- ELINT processing needs a "nuclear power plant" as a source of energy. Again what makes you think so? Because the E-8 JSTARS is like such power plant? But do you know that the displays inside the terminals are consuming (a whole lot) more power than the processors needed for the signal processing? They are sooo many elements in a JSTARS aircraft crew related that are consuming so much electricity, that if you would throw them out you would be able to save ATLEAST 50-60% of energy and not counting space and weight.
    And lets not forget about lights, lets not forget oxygen system, pressuring system, do not forget terminal elements like sound card and graphic card electronics. Garry you have no idea how much power you could save by not having these systems on UAV and having truly only the core electronics and sensor suite. Coupled with new efficient APUs... and ofcourse there is still a possibility to carry some solar cells.
    If you look at your most recent smarthpone. What part do you think consumes the most energy? Your cpu, microphone or speaker, camera? No... it is your display.
    JSTARS airplane is no exception. Ofcourse there are electronic subsystems consuming more than a display, but when energy management comes to play they are much more energy efficient than display which have nearly constant high energy consumption.
    I think a JSTARS built around something like an Il-96 with the support of UAVs and satellites could do a good job.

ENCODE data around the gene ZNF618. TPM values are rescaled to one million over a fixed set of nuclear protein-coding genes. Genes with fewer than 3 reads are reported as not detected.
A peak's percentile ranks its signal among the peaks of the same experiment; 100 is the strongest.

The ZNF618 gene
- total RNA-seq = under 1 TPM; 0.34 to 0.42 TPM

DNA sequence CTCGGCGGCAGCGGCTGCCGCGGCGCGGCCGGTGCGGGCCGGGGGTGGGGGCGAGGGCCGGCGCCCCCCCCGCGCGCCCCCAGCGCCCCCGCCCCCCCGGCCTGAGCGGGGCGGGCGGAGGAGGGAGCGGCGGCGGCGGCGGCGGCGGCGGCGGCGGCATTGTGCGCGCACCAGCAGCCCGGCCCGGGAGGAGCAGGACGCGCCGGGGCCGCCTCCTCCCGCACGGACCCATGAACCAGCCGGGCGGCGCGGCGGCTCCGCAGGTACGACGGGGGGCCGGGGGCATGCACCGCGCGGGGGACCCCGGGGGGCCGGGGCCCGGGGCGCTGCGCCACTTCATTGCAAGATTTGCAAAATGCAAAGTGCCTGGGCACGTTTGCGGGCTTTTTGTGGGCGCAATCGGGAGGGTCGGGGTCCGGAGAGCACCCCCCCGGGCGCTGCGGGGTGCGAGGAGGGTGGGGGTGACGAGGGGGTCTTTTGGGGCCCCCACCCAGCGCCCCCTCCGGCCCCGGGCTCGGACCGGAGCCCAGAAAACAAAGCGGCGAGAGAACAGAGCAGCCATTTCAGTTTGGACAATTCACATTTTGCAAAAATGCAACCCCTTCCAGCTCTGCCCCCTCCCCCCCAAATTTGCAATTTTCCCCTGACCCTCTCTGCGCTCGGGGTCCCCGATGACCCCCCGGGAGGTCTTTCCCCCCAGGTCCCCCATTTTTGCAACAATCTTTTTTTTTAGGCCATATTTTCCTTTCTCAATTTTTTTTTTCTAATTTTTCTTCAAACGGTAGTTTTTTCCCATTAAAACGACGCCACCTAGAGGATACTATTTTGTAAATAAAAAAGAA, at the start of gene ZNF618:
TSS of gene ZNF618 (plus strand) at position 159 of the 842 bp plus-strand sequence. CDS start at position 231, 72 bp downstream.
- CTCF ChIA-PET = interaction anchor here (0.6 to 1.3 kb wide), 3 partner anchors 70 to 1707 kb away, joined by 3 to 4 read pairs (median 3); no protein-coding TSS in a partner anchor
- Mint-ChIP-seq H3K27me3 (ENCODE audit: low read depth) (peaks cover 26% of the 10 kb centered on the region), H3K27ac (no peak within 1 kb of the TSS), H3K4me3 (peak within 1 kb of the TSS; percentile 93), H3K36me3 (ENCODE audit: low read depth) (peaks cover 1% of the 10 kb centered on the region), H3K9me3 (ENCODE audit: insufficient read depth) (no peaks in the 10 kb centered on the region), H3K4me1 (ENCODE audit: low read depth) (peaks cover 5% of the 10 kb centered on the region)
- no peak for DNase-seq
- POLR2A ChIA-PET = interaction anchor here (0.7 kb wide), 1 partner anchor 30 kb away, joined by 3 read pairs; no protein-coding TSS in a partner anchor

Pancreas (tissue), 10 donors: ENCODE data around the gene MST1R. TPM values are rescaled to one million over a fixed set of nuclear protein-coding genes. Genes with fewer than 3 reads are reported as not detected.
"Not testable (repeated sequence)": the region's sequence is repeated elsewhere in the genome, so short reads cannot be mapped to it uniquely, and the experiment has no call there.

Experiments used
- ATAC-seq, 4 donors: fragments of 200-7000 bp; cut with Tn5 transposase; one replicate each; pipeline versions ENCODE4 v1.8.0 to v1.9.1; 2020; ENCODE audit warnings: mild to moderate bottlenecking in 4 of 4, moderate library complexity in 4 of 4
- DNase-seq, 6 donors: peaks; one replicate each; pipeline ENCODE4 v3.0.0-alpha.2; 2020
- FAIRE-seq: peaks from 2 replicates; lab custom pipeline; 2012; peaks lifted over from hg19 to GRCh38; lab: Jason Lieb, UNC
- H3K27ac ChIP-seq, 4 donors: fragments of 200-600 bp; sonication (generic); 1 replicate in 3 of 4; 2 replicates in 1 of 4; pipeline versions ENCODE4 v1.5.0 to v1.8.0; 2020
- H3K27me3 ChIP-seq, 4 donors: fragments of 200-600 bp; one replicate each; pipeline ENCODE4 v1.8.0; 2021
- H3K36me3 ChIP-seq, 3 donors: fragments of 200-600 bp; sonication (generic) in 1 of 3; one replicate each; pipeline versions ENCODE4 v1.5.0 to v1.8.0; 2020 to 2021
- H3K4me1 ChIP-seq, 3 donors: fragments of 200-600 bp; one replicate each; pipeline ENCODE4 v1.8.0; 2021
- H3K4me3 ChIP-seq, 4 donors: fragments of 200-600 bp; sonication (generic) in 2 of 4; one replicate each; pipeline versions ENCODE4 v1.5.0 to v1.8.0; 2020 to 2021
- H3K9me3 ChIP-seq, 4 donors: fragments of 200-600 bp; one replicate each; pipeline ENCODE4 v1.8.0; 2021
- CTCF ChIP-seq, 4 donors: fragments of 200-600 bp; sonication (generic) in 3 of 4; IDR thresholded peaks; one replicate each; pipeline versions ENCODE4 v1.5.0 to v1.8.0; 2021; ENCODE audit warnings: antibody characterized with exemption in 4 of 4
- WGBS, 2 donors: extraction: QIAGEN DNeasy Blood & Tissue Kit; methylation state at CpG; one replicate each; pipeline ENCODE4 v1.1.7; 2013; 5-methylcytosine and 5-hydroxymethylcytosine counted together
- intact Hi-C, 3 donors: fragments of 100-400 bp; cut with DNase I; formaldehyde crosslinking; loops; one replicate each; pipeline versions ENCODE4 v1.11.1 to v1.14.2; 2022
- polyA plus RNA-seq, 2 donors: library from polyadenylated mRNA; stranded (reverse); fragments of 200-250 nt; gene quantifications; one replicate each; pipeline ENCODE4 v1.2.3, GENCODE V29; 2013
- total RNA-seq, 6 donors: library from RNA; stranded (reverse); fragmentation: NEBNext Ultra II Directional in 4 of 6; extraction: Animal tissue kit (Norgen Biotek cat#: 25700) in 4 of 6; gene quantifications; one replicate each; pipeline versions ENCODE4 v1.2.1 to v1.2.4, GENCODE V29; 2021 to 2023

- Having everything centralized on single platform is better. It might not be. You know what netcentric capability is about? It is about hundreds or thousands of its elements acting as one. When one see an enemy, it can share his info with the second one which can attack that enemy. Having a cetralized ground forces intelligence gathering onboard a JSTARS aircraft might not be that good of an idea. What i mean is it can be shot down and then without HALE UAVs flying or covering enemy territory you are blind. Another possible approach might be several JSTARS UAVs flying or covering areas partially redundantly. So if one is show down somehow, it would be a great loss but it won't be a total loss of JSTARS aerial capability since the other one still flying can take it over. The same approach might be used with manned aircrafts, but you know the operational costs and maintenance costs would be muuuuch higher. Not to mention when you'll loose one together with its crew. So the redundancy might be another good feature which would be more efficient on UAVs. But as said HALE UAVs were not designed to be expendable - and they are not.
    I think a JSTARS built around something like an Il-96 with the support of UAVs and satellites could do a good job. I don't trust UAVs on their own.